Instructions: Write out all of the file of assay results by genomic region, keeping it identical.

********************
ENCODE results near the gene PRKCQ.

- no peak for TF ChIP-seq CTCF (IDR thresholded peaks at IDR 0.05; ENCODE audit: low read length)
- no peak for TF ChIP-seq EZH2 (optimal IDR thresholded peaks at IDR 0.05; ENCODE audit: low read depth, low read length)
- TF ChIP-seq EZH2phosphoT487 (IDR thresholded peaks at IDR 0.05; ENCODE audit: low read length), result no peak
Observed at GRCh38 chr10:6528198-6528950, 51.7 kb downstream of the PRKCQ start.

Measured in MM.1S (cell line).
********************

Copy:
ENCODE results near the gene PRKCQ.

- no peak for TF ChIP-seq CTCF (IDR thresholded peaks at IDR 0.05; ENCODE audit: low read length)
- no peak for TF ChIP-seq EZH2 (optimal IDR thresholded peaks at IDR 0.05; ENCODE audit: low read depth, low read length)
- TF ChIP-seq EZH2phosphoT487 (IDR thresholded peaks at IDR 0.05; ENCODE audit: low read length), result no peak
Observed at GRCh38 chr10:6528198-6528950, 51.7 kb downstream of the PRKCQ start.

Measured in MM.1S (cell line).